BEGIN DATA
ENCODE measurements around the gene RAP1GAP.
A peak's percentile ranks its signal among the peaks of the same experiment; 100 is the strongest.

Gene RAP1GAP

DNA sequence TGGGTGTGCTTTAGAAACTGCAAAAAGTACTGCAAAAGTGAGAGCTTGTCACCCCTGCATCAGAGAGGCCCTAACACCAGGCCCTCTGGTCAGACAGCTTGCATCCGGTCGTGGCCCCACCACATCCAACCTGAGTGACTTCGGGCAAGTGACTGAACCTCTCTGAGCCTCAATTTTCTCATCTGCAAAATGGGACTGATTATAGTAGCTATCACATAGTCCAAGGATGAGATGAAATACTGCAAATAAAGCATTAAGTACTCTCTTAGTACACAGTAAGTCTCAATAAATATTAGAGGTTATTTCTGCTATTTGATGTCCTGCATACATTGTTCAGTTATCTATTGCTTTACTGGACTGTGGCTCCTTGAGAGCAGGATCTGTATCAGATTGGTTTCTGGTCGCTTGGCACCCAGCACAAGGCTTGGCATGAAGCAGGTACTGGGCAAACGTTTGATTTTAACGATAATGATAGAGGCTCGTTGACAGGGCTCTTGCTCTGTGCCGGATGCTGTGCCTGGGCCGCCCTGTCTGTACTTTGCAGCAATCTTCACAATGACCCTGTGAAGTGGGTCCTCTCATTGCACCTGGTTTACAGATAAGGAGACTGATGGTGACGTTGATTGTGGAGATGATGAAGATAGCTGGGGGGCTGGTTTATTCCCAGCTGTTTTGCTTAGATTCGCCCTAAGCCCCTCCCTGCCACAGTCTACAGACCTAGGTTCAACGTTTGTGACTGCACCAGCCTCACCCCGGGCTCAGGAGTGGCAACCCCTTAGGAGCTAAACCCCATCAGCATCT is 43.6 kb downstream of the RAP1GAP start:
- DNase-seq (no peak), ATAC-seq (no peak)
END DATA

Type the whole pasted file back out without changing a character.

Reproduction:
ENCODE measurements around the gene RAP1GAP.
A peak's percentile ranks its signal among the peaks of the same experiment; 100 is the strongest.

Gene RAP1GAP

DNA sequence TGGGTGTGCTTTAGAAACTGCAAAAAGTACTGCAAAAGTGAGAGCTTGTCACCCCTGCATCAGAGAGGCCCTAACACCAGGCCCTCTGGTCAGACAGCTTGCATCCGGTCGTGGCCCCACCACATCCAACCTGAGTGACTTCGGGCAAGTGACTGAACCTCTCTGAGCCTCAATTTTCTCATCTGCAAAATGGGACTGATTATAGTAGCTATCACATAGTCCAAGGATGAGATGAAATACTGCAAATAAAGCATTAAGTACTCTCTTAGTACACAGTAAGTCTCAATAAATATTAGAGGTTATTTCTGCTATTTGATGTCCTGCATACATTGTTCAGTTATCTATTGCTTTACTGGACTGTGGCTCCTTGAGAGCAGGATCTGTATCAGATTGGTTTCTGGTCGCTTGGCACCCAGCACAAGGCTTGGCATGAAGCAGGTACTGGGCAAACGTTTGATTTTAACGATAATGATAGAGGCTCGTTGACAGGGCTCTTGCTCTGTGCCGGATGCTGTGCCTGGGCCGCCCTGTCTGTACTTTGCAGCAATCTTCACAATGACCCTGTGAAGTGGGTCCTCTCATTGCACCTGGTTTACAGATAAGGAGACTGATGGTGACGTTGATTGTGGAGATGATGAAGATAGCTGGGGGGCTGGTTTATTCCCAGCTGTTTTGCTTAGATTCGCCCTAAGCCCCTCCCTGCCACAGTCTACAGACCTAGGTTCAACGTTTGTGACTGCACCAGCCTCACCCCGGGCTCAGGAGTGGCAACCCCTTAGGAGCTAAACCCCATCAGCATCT is 43.6 kb downstream of the RAP1GAP start:
- DNase-seq (no peak), ATAC-seq (no peak)